Library Stack

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PublisherLibrary Stack2019
Underground nuclear and military materials have been the subject of international commissions, tribunals, and wars. Yet subterranean facilities also commonly inventory a similarly volatile, though less noxious, resource: information. SubTropolis’s central location, solidity, and security have drawn technology companies, who host data centers in the mine’s massive pillared rooms. Many underground garrisons and command centers of the Cold War era have likewise become “data bunkers.” Given that industrial metaphors of “mining” and “smithing” have long pervaded the discourses of intellectual labor, it should be no surprise that we’re now data mining inside our mines. And alongside the subterranean servers and ...
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Immutable: Designing History explores the graphic genealogy of the document and its entanglement with statecraft and colonial(ism/ity). This is framed as a roughly 5,000 year chronology, imbricating the developments of money and writing from Mesopotamian clay tablets to distributed blockchain ledgers. Immutability figures as a design imperative and hermeneutic for considering securitization techniques (material, technological, administrative) against the entropy of a document’s movement through space, time and the political. This project is proposed as a counter-position to the imperatives of graphic design education, which foregrounds logos, books, websites and branding while passports, money and property deeds constitute the field’s more profoundly ...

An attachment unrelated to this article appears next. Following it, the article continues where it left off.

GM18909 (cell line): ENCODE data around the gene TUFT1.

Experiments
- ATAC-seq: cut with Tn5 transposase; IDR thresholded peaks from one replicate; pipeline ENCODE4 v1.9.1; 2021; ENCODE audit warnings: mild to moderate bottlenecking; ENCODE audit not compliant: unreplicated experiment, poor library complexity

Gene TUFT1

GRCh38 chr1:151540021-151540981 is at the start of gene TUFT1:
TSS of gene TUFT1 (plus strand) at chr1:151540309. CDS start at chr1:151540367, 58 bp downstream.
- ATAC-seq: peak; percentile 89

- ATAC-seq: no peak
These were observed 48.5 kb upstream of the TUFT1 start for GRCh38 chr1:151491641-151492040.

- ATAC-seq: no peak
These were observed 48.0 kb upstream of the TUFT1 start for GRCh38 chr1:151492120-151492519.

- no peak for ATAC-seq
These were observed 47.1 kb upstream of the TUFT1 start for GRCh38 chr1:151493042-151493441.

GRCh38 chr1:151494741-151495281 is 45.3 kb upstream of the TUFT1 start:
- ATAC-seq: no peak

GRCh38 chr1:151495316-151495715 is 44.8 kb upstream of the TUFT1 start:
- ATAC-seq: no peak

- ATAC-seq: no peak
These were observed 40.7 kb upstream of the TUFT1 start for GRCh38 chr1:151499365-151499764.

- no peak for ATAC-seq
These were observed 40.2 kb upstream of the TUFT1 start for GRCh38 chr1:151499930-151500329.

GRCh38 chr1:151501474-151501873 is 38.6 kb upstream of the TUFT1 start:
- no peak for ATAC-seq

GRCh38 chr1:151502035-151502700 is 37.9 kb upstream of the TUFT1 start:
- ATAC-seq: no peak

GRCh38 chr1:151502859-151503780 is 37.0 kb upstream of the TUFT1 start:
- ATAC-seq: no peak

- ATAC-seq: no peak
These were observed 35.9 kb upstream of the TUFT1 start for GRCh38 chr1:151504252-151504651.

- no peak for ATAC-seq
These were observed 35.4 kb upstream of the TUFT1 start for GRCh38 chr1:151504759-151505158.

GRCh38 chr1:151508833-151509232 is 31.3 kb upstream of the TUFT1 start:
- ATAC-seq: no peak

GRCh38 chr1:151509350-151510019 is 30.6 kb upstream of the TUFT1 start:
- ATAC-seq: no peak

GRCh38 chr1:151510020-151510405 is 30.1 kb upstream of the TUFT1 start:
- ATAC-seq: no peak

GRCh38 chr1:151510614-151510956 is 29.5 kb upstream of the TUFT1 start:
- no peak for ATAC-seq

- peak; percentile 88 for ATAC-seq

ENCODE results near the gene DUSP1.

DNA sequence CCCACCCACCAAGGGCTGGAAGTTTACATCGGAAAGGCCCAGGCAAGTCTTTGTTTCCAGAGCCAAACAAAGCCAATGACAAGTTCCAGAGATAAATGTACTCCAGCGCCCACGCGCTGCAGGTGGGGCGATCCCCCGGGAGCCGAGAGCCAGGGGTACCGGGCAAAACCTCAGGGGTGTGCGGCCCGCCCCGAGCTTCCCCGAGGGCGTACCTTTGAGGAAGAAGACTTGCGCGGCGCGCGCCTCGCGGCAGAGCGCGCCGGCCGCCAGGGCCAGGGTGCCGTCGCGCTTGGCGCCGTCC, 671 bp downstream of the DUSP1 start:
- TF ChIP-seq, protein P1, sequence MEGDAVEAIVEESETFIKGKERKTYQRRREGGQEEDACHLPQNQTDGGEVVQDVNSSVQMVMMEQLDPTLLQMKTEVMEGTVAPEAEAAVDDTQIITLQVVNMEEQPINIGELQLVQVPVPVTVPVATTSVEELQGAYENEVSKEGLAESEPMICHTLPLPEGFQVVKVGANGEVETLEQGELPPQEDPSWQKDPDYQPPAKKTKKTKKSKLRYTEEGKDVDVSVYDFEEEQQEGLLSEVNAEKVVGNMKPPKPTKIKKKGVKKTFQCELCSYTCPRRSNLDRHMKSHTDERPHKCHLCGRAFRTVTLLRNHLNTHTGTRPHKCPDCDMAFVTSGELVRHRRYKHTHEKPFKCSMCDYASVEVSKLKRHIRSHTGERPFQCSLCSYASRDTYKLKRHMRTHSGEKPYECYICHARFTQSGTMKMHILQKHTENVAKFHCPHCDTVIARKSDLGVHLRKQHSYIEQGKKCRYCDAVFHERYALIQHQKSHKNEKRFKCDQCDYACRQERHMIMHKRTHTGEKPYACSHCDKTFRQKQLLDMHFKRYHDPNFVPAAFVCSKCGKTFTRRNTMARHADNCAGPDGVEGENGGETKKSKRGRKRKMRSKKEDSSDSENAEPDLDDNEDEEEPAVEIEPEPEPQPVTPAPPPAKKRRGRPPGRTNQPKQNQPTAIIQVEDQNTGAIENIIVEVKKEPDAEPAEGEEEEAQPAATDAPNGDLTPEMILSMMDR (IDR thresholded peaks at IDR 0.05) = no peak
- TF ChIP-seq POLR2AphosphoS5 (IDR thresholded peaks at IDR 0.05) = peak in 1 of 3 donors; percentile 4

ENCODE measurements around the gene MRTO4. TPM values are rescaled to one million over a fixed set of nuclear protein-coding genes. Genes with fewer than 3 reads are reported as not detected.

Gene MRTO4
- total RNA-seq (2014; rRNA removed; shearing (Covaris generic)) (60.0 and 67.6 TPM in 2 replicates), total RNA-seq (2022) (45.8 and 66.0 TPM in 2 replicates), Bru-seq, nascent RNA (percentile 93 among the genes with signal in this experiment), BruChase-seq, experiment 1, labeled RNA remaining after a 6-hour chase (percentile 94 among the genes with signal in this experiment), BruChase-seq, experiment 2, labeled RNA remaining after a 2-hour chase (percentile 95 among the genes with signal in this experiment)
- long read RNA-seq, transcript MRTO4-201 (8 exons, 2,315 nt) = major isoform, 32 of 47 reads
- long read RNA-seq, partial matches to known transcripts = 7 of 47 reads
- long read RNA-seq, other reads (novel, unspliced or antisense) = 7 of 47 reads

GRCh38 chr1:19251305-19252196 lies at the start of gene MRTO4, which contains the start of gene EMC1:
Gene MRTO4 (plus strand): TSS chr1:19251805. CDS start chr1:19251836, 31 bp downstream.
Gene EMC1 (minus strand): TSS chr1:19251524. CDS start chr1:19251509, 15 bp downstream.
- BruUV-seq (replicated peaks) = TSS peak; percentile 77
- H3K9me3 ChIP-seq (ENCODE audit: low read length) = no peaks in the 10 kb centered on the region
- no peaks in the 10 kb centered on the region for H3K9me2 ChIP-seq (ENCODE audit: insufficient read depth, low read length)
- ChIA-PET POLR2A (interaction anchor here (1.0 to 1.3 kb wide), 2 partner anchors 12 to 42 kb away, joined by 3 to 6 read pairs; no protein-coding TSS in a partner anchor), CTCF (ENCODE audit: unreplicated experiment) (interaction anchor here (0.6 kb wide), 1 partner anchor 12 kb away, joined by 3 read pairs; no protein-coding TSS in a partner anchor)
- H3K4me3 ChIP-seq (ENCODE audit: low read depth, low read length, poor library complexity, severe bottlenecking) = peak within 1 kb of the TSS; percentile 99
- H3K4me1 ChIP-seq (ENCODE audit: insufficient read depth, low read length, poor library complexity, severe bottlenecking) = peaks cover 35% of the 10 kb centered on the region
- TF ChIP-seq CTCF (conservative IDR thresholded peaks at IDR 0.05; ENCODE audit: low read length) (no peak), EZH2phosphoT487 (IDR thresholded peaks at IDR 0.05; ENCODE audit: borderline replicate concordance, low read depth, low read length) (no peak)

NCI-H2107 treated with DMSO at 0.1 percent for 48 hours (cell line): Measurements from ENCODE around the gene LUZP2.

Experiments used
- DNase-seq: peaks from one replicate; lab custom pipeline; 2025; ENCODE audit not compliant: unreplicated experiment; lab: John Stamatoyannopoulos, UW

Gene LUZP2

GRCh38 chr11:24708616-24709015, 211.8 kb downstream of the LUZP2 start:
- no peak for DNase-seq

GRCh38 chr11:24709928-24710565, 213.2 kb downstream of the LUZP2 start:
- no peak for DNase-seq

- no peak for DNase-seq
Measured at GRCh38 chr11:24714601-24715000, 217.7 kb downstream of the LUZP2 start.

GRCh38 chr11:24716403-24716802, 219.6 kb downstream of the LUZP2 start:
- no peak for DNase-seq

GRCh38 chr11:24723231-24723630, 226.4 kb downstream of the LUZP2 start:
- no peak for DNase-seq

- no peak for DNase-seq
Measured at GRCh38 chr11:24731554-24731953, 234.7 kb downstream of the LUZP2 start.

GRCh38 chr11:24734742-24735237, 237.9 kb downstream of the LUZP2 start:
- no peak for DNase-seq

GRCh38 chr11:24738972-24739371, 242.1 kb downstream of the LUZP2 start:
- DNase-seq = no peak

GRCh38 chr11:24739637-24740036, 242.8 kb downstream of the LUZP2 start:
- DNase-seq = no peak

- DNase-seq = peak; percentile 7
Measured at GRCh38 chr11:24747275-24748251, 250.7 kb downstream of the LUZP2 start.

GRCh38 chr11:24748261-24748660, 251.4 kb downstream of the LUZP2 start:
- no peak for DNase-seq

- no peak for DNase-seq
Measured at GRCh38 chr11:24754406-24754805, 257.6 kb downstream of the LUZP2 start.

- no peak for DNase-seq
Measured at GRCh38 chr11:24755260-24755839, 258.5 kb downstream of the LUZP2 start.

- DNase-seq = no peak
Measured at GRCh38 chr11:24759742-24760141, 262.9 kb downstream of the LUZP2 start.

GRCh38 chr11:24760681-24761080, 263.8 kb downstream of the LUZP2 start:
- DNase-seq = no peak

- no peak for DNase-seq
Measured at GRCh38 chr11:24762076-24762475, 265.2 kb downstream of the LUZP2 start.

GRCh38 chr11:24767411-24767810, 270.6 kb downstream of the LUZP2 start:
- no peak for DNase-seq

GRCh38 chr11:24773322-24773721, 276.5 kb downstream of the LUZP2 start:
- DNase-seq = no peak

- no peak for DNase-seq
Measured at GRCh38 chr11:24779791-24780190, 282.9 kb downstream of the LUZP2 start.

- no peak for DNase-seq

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Author Chris Lee in conversation with scholars Shannon Mattern, Francisco Laranjo and Lisa Gitelman about the new eBook Immutable: Designing History, which traces the evolving graphic strategies of documents, money and writing and their entanglements with statecraft and colonialism. This event took place online on June 15th, 2022.
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PublisherLibrary Stack2022
The history charted by the museum will be familiar to anyone who’s taken an introductory typography class. It begins with models of cuneiform tablets and Egyptian hieroglyphics, which slowly lead into alphabets by the North Semitic, the Phoenicians, the early- and classical-Greeks, the Etruscans, and then the Modern Roman characters we read in the west today, with significant attention paid to the technologies that made such writing and printing possible. The museum also features rooms dedicated to the development of Cyrillic, Aramaic, Arabic, Hebrew, Thai, Vietnamese, Korean, Japanese, Chinese, Cherokee, and Indic writing systems. Each room communicates a profound fascination ...
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PublisherLibrary Stack2019
In 2015, the American Library Association adopted the Resolution on the Importance of Sustainable Libraries; since then, other international organizations have been quick to go along with the proposal, reporting on the potential relationship between sustainability and libraries. However, such documents (which, in general, support the role of librarians in building “sustainable, resilient and regenerative” communities and making “sustainable decisions”) remain purely statements of intent… that include a handful of trendy topics in their paragraphs, and fall short of being credible action plans. It is worrying to note that, despite the seriousness and urgency of the discussion, these statements tiptoe ...
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PublisherLibrary Stack2019
MILTON FANGLINN: My name is Milton Fanglinn. I don’t teach, no. I work in the antiquities industry as a kind of. . . well let’s say a freelance scholar. I run a small consulting business, first out of New York but now from London, authenticating and researching the provenance of ancient objects in the field. Most of these don’t things have paper- work, or known owners, and are probably never going to be seen by the public. I have worked discreetly for many of the finest museums in the world, none of which would ever want its competitors to know ...